In an overnight raid on a Zurich hotel, Swiss police arrested seven top officials in world football's governing body, FIFA, on charges of corruption. Two vice-presidents among those charged
A combination of file pictures shows Fifa officials (L to R, from upper row) Rafael Esquivel, Nicolas Leoz, Jeffrey Webb, Jack Warner, Eduardo Li, Eugenio Figueredo and Jose Maria Marin. The seven men are among several officials charged today for allegedly receiving bribes worth millions of dollars.
Football's powerful, polarizing governing body found itself on the defensive on two fronts yesterday, one a Swiss investigation into World Cup bidding and the other a sweeping, stinging U.S. indictment homing in on what America's top justice official called "corruption that is rampant, systemic and deep-rooted."
Swiss prosecutors opened criminal proceedings into FIFA's awarding of the 2018 and 2022 World Cups, only hours after seven officials were arrested pending extradition to the U.S. in a separate probe.
FIFA, meanwhile, said Friday's presidential election would go ahead as planned with Sepp Blatter going for a fifth term. Blatter was not named in either investigation. FIFA also ruled out a revote of the World Cups won by Russia in 2018 and Qatar in 2022.
The Swiss prosecutors' office said in a statement they seized "electronic data and documents" at FIFA's headquarters yesterday as part of their probe. And Swiss police said they will question 10 FIFA executive committee members who took part in the World Cup votes in December 2010. The Swiss investigation against "persons unknown on suspicion of criminal mismanagement and of money laundering" again throws into the doubt the integrity of the voting.
"FIFA is fully cooperating with the investigation and is supporting the collection of evidence in this regard," FIFA said in a statement. The Swiss announcement came only hours after 14 people were indicted in the U.S. for corruption. Seven of them were arrested and detained by Swiss police at the request of U.S. authorities after a raid at a luxury hotel in Zurich.
The U.S. Department of Justice said in a statement that two current FIFA vice presidents were among those arrested and indicted, Jeffrey Webb of the Cayman Islands and Eugenio Figueredo of Uruguay. The others are Eduardo Li of Costa Rica, Julio Rocha of Nicaragua, Costas Takkas of Britain, Rafael Esquivel of Venezuela and Jose Maria Marin of Brazil.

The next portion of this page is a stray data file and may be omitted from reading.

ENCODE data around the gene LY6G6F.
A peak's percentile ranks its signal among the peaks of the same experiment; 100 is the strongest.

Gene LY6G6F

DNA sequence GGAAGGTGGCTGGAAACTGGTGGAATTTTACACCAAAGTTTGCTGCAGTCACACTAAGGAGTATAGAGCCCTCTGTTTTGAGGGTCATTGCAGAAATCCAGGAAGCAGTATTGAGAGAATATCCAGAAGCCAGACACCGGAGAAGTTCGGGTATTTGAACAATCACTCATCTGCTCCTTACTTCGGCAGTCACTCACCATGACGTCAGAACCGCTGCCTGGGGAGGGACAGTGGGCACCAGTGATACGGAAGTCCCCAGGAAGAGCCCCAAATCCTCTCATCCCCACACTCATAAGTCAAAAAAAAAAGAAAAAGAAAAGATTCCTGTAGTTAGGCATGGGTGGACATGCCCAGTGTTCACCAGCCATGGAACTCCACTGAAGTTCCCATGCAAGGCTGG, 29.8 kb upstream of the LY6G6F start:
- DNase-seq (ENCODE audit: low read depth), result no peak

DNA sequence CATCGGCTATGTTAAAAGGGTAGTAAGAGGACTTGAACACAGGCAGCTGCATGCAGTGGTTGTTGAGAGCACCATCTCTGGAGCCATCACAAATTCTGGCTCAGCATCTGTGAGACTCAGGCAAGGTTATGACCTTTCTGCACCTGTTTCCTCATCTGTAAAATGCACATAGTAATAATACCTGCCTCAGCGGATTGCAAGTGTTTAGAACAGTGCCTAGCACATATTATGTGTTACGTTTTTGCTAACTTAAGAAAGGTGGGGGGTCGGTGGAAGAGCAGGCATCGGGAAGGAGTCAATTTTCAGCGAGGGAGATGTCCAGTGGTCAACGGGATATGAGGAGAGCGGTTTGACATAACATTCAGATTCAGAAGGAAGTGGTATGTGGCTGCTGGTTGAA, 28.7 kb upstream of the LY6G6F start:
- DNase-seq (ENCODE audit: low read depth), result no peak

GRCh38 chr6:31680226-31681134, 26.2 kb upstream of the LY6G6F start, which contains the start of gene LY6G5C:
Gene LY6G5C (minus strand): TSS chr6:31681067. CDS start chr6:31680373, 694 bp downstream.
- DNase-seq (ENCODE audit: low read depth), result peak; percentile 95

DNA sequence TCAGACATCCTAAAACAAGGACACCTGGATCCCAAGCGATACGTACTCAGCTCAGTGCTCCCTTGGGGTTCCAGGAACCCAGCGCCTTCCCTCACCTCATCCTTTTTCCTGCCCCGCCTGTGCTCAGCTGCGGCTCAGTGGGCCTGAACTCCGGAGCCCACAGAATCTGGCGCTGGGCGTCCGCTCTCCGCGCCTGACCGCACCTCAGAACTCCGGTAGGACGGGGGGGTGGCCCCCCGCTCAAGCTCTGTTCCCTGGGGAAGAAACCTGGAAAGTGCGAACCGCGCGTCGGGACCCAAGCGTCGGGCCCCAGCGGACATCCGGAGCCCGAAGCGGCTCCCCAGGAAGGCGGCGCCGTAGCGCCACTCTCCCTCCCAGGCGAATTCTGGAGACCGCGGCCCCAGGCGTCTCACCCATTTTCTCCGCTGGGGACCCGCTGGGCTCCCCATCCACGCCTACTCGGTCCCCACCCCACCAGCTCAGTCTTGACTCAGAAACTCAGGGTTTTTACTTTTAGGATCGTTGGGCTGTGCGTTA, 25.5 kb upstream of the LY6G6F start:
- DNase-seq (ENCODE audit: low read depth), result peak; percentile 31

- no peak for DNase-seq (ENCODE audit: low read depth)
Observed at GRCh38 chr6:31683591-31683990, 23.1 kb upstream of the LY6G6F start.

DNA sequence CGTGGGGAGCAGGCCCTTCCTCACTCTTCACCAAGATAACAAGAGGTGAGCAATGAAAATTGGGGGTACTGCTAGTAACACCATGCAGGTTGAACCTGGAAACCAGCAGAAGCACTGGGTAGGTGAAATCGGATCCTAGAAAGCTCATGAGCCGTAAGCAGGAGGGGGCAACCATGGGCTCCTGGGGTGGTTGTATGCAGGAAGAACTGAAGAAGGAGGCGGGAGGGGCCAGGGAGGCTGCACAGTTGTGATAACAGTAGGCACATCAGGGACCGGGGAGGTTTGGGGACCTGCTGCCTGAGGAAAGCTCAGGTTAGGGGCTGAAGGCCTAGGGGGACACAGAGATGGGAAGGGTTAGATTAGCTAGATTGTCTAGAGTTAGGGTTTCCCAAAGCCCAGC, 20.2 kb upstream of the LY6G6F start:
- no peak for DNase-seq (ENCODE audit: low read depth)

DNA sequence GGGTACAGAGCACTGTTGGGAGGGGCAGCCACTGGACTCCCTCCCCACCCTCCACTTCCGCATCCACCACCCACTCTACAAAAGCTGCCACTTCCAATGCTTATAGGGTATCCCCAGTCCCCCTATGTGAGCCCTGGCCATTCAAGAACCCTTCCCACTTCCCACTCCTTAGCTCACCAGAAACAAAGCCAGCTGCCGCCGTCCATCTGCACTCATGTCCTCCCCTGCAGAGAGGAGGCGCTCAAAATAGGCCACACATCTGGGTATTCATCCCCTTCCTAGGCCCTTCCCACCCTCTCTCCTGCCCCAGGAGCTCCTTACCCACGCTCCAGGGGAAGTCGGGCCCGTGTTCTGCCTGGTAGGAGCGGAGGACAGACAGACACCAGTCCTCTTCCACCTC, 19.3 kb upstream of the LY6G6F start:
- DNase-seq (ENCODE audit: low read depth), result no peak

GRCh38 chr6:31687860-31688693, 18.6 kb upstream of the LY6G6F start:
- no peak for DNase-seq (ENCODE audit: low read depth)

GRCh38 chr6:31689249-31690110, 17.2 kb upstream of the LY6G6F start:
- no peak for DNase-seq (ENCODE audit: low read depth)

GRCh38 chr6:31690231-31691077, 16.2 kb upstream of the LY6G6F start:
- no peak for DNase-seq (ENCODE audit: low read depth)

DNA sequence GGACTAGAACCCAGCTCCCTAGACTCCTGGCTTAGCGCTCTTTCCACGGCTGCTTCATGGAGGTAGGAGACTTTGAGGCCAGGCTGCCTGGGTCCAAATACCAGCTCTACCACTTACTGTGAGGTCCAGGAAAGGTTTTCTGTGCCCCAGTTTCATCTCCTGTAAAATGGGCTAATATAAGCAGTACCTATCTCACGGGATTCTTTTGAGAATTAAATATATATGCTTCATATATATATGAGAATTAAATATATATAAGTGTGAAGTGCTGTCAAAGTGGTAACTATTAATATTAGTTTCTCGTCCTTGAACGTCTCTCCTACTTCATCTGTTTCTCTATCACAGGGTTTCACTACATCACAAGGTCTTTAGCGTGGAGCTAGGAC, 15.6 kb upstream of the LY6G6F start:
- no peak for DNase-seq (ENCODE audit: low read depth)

All seven are connected with the regional confederations of North and South America and face up to 20 years in prison if convicted.
"The indictment alleges corruption that is rampant, systemic, and deep-rooted both abroad and here in the United States," Attorney General Loretta E. Lynch said in the statement. "It spans at least two generations of soccer officials who, as alleged, have abused their positions of trust to acquire millions of dollars in bribes and kickbacks." Nine of the 14 that were indicted by the Justice Department are football officials, while four are sports marketing executives and another works in broadcasting. Jack Warner, a former FIFA vice president from Trinidad and Tobago, was among those indicted. The Swiss prosecutors' office said the U.S. probe was separate from its investigation but that authorities were working together.
The U.S. case involves bribes "totaling more than $100 million" linked to commercial deals dating back to the 1990s for soccer tournaments in the United States and Latin America, the Swiss Federal Office of Justice said. The Justice Department said the corruption is linked to World Cup qualifying matches and the Copa America South America's continental championship.
Dozens of football officials are in Switzerland for the FIFA congress and presidential election, where Blatter is widely expected to win re-election at the helm of the governing body of world football. Blatter's only opponent in Friday's presidential election, Prince Ali bin al-Hussein of Jordan, said it was "a sad day for football," but declined to comment further.
The Swiss Federal Office of Justice said in its statement that U.S. authorities suspect the arrested officials of having received or paid bribes totaling millions of dollars and that the crimes were agreed to and prepared in the U.S., and payments carried out via U.S. banks.Meanwhile, FIFA says it welcomes the indictment of several key officials and the criminal proceedings into World Cup voting because it shows corruption is being eradicated from world football. Speaking hours after the arrests, FIFA spokesman Walter de Gregorio said the governing body "initiated this process" by lodging a legal complaint with Swiss authorities last year. De Gregorio says FIFA is the "damaged party" and the action by authorities in the U.S. and Switzerland "can help contribute to rooting out any wrongdoing in football."
Russian Sports Minister Vitaly Mutko said "we've got nothing to hide". UEFA spokesman Pedro Pinto UEFA may urge postponing FIFA presidential vote.